Relation between ambulatory actigraphy and laboratory polysomnography in insomnia practice and research.
Withrow D, Roth T, Koshorek G, and Roehrs T. Relation between ambulatory actigraphy and laboratory polysomnography in insomnia practice and research J Sleep Res 2019; Epub ahead of print.
Journal of sleep research
Actigraphy is increasingly used in practice and research studies because of its relative low cost and decreased subject burden. How multiple nights of at-home actigraphy compare to one independent night of in-laboratory polysomnography (PSG) has not been examined in people with insomnia. Using event markers (MARK) to set time in bed (TIB) compared to automatic program analysis (AUTO) has not been systematically evaluated. Subjects (n = 30) meeting DSM-5 criteria for insomnia and in-laboratory PSG sleep efficiency (SE) of <85% were studied. Subjects were free of psychiatric, sleep or circadian disorders, other chronic conditions and medications that effect sleep. Subjects had an in-laboratory PSG, then were sent home for 7 nights with Philips Actiwatch Spectrum Plus. Data were analysed using Philips Actiware version 6. Using the mean of seven nights, TIB, total sleep time (TST), SE, sleep-onset latency (SOL) and wake after sleep onset (WASO) were examined. Compared to PSG, AUTO showed longer TIB and TST and less WASO. MARK only differed from PSG with decreased WASO. Differences between the PSG night and the following night at home were found, with better sleep on the first night home. Actigraphy in people with insomnia over seven nights is a valid indicator of sleep compared to an independent in-laboratory PSG. Event markers increased the validity of actigraphy, showing no difference in TIB, TST, SE and SOL. AUTO was representative of SE and SOL. Increased SE and TST without increased TIB suggests possible compensatory sleep the first at night home after in-laboratory PSG.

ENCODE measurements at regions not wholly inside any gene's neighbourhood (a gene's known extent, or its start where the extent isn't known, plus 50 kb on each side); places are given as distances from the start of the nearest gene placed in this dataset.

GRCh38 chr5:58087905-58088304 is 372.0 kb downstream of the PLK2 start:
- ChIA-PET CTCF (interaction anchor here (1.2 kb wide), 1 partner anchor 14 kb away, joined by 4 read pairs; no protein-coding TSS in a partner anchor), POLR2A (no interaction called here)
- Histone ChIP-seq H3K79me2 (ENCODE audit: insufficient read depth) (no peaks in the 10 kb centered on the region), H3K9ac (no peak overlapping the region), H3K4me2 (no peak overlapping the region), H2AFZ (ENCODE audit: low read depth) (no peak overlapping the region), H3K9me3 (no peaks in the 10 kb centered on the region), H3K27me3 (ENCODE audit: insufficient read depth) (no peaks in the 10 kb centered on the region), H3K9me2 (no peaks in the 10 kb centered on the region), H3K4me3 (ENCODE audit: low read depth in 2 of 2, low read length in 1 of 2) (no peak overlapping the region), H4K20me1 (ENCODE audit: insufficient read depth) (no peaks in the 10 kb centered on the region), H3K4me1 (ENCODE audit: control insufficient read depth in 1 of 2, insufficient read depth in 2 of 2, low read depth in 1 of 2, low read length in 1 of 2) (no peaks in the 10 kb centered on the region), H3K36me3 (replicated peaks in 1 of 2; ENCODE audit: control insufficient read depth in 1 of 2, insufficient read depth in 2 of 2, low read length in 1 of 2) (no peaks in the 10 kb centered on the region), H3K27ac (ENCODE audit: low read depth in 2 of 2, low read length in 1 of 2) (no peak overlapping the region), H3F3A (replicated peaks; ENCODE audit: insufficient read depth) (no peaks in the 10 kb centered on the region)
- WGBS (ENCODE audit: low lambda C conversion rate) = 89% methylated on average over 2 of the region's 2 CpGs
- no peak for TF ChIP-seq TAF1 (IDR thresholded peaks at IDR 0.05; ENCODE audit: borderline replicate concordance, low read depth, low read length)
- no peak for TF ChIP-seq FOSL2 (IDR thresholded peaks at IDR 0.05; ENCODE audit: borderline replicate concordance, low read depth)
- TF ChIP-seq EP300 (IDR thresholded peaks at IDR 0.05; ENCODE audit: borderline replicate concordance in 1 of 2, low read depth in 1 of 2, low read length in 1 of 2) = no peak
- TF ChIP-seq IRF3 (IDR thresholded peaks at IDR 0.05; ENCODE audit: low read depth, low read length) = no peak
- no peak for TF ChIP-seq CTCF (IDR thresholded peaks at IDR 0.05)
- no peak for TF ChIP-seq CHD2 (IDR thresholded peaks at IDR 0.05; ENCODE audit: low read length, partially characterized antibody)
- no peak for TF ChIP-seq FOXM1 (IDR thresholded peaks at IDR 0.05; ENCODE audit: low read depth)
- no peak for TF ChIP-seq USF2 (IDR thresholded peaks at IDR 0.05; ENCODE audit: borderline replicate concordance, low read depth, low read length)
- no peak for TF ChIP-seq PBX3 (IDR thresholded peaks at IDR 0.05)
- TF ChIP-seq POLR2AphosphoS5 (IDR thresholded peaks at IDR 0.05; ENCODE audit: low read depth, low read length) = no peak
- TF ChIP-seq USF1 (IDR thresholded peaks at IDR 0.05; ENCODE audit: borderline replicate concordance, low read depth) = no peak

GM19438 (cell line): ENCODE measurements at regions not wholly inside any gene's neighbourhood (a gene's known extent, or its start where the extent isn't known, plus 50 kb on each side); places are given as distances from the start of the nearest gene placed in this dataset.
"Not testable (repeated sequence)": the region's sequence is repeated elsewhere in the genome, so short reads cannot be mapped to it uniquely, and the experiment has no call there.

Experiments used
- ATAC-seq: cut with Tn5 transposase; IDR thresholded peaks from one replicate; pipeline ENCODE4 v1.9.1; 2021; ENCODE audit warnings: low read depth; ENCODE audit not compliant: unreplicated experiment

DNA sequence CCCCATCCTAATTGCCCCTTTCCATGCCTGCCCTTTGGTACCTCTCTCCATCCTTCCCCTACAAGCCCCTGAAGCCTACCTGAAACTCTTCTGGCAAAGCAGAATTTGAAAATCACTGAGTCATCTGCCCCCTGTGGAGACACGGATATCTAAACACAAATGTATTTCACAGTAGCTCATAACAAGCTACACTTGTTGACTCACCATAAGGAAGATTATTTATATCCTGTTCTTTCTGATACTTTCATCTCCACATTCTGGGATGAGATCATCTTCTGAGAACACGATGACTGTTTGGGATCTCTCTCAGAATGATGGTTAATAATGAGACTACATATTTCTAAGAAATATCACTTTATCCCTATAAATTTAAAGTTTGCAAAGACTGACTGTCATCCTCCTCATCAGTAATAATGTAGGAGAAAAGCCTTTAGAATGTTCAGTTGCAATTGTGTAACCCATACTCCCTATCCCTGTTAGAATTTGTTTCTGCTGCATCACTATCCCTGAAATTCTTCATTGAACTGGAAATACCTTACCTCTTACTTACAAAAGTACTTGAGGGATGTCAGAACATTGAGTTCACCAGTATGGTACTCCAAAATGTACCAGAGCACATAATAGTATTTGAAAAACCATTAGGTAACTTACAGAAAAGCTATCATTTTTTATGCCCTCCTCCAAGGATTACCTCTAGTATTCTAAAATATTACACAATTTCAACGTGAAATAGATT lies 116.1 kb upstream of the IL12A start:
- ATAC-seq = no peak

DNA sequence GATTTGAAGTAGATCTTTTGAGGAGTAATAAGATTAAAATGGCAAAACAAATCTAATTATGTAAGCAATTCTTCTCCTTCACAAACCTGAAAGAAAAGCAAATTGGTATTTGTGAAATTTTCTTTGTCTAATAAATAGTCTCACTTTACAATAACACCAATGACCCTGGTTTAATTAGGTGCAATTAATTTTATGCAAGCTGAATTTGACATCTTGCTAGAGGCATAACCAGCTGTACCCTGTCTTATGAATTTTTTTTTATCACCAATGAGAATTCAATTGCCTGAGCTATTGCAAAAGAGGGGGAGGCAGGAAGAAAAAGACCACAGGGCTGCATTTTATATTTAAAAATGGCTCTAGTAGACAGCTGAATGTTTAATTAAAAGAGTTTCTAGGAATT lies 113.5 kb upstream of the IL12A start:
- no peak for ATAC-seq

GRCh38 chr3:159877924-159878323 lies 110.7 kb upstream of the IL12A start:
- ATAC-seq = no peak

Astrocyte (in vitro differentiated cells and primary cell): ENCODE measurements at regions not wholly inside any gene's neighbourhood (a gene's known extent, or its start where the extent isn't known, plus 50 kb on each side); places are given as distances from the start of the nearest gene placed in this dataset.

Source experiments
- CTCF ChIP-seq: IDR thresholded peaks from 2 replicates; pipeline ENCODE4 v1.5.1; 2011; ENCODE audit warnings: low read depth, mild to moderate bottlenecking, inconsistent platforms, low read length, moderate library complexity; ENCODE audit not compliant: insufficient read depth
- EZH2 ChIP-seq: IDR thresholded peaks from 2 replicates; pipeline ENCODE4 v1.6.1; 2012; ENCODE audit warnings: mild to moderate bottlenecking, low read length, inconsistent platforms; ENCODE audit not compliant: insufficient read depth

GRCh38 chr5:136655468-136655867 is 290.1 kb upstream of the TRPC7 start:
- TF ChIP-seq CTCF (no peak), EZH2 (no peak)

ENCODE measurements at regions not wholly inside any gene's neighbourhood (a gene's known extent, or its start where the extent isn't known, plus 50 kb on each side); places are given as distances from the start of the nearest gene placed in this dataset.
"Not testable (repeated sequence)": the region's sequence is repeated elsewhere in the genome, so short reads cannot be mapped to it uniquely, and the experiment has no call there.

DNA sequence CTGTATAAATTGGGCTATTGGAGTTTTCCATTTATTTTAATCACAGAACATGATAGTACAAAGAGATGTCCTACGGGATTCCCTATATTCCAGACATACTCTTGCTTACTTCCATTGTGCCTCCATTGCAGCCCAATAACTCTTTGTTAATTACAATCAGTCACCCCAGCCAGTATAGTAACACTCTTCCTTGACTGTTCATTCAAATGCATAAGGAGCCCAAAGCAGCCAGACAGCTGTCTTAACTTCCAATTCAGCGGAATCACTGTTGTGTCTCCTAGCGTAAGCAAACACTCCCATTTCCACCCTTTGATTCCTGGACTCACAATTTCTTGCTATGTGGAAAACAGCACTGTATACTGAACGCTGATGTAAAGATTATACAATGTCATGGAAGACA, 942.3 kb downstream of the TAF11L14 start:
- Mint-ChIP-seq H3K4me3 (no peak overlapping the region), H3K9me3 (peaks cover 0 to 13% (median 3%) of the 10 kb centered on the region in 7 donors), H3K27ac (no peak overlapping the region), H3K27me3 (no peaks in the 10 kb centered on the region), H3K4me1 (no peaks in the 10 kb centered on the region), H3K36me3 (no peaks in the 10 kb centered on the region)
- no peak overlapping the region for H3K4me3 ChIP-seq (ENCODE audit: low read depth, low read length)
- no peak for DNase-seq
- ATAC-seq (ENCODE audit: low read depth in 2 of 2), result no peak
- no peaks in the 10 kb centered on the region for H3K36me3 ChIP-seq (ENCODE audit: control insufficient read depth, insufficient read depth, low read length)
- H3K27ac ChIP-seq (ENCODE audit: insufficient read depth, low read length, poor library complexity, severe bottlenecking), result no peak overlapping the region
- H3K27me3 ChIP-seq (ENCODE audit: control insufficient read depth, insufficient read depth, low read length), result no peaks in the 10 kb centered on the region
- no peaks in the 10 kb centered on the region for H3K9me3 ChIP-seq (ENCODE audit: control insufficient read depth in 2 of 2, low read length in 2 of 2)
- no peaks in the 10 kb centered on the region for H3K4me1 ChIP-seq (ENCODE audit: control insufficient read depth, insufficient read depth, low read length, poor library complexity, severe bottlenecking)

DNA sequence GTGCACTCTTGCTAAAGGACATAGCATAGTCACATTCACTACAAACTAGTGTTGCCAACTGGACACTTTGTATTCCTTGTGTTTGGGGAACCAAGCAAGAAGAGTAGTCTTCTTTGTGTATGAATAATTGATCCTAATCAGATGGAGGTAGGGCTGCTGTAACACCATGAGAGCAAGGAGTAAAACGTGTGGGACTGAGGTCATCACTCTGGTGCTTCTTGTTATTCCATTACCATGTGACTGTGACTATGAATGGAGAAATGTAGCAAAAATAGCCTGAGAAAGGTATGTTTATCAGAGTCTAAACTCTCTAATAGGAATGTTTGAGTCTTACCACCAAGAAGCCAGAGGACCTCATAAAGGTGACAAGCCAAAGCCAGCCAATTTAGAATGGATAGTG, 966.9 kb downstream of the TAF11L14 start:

ePub ahead of print